Perspectives of Interactions with Healthcare Providers Among Patients Who Are Blind
Disability Studies | Social Work
Healthcare providers’ (HCPs) stereotypes about the incompetence of blind and low-vision patients may lead them to patronize blind patients, over-focus on impairments, and neglect the presenting problem. The content of perceived HCP stereotypes about blind patients in the clinical setting was examined from the patient perspective with seven focus groups, including a total of 42 individual participants. Most participants reported an interaction when their HCPs treated them as if they were incompetent, and discussed how perceived evaluations of their warmth and competence impacted whether their HCPs trusted and respected them. Participants also discussed their evaluations of their HCPs’ warmth and competence, and how these evaluations impacted their trust and respect for the HCP. These results provide insight into blind patients’ experiences interacting with their HCPs and can inform interventions to 1) help HCPs avoid stereotypic attitudes and 2) improve HCPs’ comfort and abilities when working with patient with disabilities.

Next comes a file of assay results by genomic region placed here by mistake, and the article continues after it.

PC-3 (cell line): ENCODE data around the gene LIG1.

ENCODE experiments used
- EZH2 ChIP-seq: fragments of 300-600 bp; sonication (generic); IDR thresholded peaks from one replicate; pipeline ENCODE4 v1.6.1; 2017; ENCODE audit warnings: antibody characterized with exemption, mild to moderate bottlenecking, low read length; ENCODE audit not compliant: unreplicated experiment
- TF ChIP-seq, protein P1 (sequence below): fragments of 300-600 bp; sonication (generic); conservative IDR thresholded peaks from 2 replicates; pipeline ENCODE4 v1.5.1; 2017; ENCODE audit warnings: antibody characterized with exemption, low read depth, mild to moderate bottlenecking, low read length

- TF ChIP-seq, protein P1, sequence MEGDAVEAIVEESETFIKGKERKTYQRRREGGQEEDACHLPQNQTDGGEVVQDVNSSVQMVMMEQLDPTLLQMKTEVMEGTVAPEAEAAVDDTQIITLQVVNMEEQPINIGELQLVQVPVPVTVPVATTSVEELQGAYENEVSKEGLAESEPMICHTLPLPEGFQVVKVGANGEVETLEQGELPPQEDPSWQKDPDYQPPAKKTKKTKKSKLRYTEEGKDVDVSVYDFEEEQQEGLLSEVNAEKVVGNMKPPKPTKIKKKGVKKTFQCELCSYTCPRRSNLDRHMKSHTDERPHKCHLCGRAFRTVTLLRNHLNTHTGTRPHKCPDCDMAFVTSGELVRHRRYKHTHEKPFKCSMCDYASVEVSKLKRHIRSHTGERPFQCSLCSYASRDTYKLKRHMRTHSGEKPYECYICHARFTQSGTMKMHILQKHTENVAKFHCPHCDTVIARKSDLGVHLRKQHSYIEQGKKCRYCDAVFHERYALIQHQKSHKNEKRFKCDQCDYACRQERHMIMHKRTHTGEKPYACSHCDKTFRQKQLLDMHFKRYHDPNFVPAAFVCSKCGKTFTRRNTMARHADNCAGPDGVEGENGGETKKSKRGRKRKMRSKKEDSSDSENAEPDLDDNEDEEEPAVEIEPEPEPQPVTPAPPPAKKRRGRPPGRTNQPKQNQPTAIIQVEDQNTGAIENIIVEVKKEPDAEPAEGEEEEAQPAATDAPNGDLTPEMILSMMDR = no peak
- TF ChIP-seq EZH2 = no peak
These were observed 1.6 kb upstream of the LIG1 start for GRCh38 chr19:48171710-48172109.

Heydarian, N. M., Hughes, A. S., Morera, O. F., Bangert, A. S., & Frederick, A. H. (2021). Perspectives of Interactions with Healthcare Providers Among Patients Who Are Blind. Journal of Blindness Innovation and Research, 11(2). https://nfb.org/images/nfb/publications/jbir/jbir21/jbir110203.html